He applied the “Page 69 Test” to the latest book in the series, The Dark Horse, and reported the following:
I think that page 69 is relatively representative of The Dark Horse, and a reader would be inclined to read on. The novel is something of a quintessential western and mystery in one with someone turning up dead in a small town (I think it’s about page six where Walt makes the observation that he should’ve taken into account the inherent difficulties of going undercover in a town of forty) and a stranger arrives and starts asking inconvenient questions. The Dark Horse is a novel about community, and what happens when community fails but it’s also a novel that concerns itself with the mythos of the American West and whether the dream is meant to be for all of us.Read an excerpt from The Dark Horse, and learn more about the author and his work at Craig Johnson's website.
The scene on page 69 is actually one of my favorites in the novel; the scene where my sheriff protagonist is undercover in a motel room in a small town on the Powder River of northern Wyoming. The young woman he’s having a conversation with is a Guatemalan bartender from the adjacent bar who rented Walt the room at a discount price, since the toilet doesn’t work. He returns to the room that night to find someone in his bathroom, which turns out to be the illegal alien with an associate’s degree in criminal justice from a local community college, and proves to be more than a match for the sheriff.
I swallowed again, feeling the aspirins finally hit bottom. “Do I make you nervous?”
“No, but I don’t think you’re an insurance man.”
“What do you think I am?”
I nodded. “How do you figure?”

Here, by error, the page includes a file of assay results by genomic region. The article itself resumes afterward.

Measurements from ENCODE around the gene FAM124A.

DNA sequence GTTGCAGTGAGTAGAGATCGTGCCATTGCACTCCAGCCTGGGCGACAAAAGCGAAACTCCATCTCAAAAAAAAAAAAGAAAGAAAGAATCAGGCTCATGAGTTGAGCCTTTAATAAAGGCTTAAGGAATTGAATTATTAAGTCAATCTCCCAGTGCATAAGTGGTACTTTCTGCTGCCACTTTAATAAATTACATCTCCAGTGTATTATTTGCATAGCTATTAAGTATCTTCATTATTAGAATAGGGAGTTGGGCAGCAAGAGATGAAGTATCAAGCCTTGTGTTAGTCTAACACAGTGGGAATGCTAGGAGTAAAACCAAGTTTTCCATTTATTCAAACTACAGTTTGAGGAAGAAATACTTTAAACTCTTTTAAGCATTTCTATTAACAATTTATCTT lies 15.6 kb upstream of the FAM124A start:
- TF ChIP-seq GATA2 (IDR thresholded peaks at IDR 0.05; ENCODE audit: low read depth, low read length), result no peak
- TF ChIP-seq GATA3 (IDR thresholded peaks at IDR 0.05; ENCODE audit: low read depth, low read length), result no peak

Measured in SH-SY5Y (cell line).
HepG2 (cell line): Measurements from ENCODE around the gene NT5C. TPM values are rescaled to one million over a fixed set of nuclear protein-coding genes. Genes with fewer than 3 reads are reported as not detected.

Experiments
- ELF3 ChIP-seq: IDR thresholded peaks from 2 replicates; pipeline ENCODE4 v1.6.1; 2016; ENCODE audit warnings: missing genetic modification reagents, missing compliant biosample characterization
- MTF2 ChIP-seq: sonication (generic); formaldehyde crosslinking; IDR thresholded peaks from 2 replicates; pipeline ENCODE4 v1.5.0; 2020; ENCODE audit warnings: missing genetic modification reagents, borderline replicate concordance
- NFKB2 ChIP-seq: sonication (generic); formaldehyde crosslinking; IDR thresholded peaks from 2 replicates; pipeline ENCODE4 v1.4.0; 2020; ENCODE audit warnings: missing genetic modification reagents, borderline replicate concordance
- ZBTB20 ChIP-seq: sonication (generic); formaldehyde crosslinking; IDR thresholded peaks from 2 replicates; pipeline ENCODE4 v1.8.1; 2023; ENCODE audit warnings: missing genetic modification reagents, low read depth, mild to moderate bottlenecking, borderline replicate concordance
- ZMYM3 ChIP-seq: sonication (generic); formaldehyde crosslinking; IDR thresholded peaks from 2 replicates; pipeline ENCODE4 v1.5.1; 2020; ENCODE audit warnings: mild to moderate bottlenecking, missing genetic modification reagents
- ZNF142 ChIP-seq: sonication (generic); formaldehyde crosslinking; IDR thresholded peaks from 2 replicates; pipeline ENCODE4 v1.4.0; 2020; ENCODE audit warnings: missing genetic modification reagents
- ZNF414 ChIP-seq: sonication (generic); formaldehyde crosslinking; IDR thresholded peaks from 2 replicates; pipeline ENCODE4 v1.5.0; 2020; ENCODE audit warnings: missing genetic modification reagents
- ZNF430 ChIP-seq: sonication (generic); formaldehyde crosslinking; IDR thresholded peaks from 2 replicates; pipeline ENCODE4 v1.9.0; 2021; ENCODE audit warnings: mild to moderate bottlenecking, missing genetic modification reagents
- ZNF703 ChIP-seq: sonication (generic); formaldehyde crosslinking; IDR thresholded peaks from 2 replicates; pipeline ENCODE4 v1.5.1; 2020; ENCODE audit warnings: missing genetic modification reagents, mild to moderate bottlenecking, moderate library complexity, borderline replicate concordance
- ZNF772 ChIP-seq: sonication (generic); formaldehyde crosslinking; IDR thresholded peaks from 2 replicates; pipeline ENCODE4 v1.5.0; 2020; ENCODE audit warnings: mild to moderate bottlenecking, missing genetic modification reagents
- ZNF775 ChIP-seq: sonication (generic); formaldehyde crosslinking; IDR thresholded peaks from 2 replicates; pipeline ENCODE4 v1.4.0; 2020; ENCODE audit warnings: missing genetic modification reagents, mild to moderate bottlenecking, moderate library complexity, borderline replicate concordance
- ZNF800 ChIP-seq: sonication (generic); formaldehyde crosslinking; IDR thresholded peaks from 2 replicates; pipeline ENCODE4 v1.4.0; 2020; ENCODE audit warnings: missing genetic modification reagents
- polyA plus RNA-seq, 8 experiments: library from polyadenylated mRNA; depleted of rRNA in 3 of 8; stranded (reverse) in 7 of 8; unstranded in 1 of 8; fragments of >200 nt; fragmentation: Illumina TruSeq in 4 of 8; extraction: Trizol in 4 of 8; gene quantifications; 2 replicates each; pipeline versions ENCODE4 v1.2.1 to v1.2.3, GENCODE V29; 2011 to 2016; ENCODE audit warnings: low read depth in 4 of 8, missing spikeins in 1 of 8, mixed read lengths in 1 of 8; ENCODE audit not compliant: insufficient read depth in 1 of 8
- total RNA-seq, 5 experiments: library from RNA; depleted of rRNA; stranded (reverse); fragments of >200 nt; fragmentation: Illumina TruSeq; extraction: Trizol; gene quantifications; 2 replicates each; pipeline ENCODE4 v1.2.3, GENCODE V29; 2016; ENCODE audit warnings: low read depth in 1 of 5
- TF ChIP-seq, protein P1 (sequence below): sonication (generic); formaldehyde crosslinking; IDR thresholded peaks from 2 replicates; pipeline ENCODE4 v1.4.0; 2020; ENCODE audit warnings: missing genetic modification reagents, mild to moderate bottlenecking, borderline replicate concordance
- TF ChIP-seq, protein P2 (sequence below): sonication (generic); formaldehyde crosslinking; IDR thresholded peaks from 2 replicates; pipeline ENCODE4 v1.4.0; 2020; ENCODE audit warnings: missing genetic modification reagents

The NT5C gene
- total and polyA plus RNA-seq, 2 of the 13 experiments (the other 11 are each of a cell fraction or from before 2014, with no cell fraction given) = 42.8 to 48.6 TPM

She put the bottle of asprin on the bed and reached out to take my hat from my knee” When you’re a fugitive, you get a feeling for these things.” She examined the inside of the black fur felt: “7 3/4-Long oval. Ten X, H-Bar Hats, Billings.” The mahogany eyes, young, but deep stained with experience, looked back up at me. “If you’re federal, and I’m hoping you’re not, you flew into Montana and bought a hat so you could blend in—or you’re from the FBI field office in Billings or Cheyenne.”
I stared at her, the pain in my head resurging. “What, you taking a mail-order course in how to become a private investigator?”
“Almost two years of law enforcement classes at Sheridan College.” Both shoulders shrugged this time. “Ran out of money.” I sat there without saying anything. “You could be state, maybe an investigator from DCI, but they were already here.”
I nodded again. “You have a very active imagination.”
“Or you could be local, but I doubt it—the sheriffs around here couldn’t find their butts with GPS.”
As Sheriff Walt Longmire notes two pages later, “In town for eight hours, and already made by an associate degree.”
Check out the complete list of books in the Page 69 Test Series.